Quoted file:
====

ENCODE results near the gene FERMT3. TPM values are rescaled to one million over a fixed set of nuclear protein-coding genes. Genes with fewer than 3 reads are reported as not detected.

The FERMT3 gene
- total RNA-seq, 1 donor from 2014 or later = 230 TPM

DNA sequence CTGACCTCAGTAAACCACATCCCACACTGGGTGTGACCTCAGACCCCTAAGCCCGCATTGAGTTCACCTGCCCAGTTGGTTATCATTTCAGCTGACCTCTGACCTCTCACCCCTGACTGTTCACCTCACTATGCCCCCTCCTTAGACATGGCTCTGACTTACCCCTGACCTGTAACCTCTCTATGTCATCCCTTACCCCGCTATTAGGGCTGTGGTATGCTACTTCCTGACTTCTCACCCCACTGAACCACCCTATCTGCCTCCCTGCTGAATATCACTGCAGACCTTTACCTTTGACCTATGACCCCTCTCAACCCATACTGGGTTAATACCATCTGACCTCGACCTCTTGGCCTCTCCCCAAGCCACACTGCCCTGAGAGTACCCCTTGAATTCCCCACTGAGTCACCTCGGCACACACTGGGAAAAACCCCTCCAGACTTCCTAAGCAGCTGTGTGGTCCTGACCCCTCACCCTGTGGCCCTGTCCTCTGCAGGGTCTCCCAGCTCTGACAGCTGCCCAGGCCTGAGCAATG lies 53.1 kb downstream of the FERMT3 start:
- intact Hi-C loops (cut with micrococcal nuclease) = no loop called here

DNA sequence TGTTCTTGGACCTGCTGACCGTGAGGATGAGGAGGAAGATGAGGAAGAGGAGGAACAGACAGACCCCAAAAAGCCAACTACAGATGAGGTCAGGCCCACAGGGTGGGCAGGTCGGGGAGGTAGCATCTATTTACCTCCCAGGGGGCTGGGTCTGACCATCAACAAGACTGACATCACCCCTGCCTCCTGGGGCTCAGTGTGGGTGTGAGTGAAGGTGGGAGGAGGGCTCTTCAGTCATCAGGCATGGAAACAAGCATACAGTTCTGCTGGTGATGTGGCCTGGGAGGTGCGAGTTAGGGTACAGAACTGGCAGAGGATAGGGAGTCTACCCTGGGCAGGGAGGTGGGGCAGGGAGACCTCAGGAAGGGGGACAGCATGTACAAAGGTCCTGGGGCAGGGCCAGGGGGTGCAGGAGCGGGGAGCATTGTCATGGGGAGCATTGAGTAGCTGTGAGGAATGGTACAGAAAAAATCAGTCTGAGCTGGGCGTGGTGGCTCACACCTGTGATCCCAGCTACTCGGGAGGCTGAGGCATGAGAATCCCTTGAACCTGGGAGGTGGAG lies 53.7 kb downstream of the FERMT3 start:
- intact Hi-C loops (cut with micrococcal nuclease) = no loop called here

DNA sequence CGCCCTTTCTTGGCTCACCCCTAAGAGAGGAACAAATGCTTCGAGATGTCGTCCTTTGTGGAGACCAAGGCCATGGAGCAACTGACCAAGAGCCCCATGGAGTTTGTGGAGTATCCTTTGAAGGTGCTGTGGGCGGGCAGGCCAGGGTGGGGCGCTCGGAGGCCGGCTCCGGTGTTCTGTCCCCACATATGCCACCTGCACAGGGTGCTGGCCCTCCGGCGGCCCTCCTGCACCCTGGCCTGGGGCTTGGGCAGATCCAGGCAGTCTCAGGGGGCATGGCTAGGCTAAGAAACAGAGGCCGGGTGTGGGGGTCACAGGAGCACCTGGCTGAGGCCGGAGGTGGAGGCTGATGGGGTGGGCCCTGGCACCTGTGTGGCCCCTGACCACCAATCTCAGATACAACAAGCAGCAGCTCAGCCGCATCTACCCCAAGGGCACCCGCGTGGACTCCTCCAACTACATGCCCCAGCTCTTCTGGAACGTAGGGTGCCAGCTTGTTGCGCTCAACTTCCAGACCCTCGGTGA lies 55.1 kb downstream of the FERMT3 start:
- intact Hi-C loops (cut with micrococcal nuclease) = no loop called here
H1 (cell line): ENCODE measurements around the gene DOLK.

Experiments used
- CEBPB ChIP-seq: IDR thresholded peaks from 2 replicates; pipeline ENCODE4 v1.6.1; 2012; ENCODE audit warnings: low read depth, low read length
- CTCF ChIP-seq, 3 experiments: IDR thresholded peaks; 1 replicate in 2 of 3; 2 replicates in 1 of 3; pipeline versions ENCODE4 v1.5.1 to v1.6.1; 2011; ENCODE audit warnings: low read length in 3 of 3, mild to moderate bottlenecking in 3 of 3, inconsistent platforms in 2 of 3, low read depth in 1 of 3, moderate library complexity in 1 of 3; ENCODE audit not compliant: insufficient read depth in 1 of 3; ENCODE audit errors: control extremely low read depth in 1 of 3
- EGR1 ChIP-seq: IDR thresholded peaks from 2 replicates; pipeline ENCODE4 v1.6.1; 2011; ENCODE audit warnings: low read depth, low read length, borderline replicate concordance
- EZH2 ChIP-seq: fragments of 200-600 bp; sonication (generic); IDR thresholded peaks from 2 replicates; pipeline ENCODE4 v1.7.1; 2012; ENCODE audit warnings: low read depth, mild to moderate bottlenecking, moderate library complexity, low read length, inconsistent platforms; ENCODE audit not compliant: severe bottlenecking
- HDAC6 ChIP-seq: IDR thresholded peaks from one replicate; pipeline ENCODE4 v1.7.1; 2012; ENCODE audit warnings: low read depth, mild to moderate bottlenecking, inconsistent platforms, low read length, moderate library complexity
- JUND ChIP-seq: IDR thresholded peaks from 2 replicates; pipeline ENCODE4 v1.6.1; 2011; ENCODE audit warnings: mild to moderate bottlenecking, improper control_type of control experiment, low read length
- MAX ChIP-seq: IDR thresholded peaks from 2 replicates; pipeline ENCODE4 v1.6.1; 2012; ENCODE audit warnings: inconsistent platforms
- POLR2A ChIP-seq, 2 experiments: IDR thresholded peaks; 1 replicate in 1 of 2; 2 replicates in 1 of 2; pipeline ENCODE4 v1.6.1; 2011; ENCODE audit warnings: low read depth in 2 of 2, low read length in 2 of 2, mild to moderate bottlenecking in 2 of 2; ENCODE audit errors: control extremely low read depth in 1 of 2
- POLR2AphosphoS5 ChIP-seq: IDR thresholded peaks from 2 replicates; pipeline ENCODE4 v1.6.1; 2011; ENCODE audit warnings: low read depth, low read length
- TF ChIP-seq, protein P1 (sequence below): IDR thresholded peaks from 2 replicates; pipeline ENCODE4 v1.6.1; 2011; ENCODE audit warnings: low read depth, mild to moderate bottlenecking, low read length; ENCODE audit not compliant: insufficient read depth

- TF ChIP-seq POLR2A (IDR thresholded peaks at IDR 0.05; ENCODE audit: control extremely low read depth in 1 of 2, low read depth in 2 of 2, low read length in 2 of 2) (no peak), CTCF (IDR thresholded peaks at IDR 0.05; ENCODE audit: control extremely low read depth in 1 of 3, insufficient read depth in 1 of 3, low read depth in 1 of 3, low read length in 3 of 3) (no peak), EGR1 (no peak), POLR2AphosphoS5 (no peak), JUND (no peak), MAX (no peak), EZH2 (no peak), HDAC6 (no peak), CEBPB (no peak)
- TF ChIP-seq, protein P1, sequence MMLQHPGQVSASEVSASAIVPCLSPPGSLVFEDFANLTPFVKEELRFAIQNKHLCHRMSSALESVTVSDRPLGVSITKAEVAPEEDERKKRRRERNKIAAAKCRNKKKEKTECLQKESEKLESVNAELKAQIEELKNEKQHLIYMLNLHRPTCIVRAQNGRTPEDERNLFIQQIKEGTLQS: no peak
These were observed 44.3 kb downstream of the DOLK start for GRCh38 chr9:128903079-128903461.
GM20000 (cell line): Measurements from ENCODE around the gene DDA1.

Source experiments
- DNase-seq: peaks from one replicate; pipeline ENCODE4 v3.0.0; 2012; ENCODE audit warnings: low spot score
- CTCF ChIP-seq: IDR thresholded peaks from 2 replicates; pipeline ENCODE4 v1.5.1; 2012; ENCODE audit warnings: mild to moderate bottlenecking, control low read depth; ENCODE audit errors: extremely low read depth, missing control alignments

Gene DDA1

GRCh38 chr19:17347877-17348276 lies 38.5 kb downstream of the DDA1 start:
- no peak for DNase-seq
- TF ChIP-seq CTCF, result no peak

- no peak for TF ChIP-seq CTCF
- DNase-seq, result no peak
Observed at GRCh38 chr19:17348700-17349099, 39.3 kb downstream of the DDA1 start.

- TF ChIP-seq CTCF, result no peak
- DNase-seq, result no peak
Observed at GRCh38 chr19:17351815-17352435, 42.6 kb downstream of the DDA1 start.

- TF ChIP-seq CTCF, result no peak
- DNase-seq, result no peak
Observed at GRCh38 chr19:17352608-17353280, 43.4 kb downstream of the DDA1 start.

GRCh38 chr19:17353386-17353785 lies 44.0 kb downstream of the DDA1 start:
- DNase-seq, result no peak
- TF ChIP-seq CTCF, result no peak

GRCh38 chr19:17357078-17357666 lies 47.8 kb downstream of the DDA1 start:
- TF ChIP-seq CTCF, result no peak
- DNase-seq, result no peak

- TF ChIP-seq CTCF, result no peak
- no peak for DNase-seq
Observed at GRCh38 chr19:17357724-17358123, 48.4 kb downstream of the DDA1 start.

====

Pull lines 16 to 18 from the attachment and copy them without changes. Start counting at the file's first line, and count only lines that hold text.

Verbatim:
- HDAC6 ChIP-seq: IDR thresholded peaks from one replicate; pipeline ENCODE4 v1.7.1; 2012; ENCODE audit warnings: low read depth, mild to moderate bottlenecking, inconsistent platforms, low read length, moderate library complexity
- JUND ChIP-seq: IDR thresholded peaks from 2 replicates; pipeline ENCODE4 v1.6.1; 2011; ENCODE audit warnings: mild to moderate bottlenecking, improper control_type of control experiment, low read length
- MAX ChIP-seq: IDR thresholded peaks from 2 replicates; pipeline ENCODE4 v1.6.1; 2012; ENCODE audit warnings: inconsistent platforms